Chapter 12. Navigating Hierarchical Data
In This Chapter
Storing hierarchical data
Hierarchical user-defined functions (UDFs)
Recursive CTE queries
No tool is best for every job and as much as I believe SQL is the romance language of data, SQL has a hard time getting along with certain types of data. To put is bluntly, SQL is just plain clumsy at retrieving multiple levels of genealogies or hierarchical data. The lack of an elegant solution becomes obvious when working with family trees, bills of materials, organizational charts, or layers of jurisdictions, or modeling O-O class inheritance.
The problems surrounding hierarchical data involve modeling the data, navigating the tree, selecting multiple generations of ancestors or descendents, or moving portions of the tree to another location. When the requirements demand a many-to-many relationship, such as when many parts may be used within many bills of materials to build multiple other parts, the relationships become even more complex.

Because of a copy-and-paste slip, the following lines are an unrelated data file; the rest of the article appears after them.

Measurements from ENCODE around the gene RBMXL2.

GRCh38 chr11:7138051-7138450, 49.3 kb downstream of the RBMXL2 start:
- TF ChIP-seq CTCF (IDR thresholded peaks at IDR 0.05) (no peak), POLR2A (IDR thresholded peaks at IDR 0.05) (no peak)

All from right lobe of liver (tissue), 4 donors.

This chapter walks you through the various methods of storing and then navigating hierarchical data—from the single-generation reflective join to the cumbersome cursor, and on to the efficient user-defined function.
The ANSI SQL 99 standard (a link to which is provided at this book's website,
www.SQLServerBible.com) attempts to deal with hierarchical data (adjacency list pattern) with the introduction of the common table expression, or CTE, which can be used to select multiple levels of data from a ...